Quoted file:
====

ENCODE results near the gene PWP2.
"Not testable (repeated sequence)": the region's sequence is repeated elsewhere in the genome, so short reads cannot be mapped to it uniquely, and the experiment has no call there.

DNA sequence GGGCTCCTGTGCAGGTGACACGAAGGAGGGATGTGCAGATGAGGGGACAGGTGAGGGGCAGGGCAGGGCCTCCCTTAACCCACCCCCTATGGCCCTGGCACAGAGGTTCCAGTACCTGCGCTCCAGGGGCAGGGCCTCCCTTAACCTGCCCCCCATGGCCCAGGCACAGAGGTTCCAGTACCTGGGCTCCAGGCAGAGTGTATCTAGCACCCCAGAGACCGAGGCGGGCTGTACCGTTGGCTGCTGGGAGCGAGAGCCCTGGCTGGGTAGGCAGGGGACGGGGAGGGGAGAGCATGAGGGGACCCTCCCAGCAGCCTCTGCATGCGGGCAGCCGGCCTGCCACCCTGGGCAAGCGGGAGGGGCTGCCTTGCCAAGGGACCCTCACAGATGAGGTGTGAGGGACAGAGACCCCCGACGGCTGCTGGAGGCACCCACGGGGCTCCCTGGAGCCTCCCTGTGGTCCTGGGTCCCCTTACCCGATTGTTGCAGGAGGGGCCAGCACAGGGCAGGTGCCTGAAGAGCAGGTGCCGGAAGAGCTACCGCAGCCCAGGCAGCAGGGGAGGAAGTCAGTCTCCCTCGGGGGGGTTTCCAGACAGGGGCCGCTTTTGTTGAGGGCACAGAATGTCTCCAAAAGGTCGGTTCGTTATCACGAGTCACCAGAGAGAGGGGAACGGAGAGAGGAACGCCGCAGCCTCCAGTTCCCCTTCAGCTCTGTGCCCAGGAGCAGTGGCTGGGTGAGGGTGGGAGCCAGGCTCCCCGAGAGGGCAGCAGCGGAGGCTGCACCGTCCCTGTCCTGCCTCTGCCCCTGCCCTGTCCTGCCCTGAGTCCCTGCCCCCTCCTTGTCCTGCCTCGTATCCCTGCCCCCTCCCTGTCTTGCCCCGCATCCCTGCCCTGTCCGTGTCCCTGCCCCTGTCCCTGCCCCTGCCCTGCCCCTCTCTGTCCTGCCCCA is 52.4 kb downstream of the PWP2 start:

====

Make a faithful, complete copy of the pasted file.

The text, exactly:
ENCODE results near the gene PWP2.
"Not testable (repeated sequence)": the region's sequence is repeated elsewhere in the genome, so short reads cannot be mapped to it uniquely, and the experiment has no call there.

DNA sequence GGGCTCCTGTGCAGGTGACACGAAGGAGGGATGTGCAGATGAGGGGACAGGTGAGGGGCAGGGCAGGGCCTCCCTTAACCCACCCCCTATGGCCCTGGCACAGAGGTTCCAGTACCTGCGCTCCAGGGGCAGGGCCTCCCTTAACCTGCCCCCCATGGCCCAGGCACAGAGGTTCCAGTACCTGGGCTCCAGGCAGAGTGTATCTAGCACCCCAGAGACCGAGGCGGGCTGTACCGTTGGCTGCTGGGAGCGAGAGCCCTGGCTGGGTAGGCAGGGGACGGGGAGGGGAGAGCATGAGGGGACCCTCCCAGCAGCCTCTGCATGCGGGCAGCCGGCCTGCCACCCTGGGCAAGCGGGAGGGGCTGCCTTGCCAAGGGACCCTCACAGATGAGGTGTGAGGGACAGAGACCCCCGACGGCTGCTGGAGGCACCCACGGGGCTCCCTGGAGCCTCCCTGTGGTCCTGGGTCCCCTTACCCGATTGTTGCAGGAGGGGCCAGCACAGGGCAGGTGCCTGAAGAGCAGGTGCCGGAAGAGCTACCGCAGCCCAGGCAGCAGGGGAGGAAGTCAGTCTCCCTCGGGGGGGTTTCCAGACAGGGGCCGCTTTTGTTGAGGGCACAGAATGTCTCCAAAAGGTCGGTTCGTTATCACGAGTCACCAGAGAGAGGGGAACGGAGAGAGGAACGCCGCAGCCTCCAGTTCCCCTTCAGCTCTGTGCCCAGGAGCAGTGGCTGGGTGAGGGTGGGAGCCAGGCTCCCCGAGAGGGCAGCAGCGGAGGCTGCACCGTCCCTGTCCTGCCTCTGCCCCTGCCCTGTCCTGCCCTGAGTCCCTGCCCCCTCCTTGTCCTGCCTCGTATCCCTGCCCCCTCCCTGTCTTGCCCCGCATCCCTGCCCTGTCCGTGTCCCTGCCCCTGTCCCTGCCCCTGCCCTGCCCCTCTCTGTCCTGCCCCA is 52.4 kb downstream of the PWP2 start: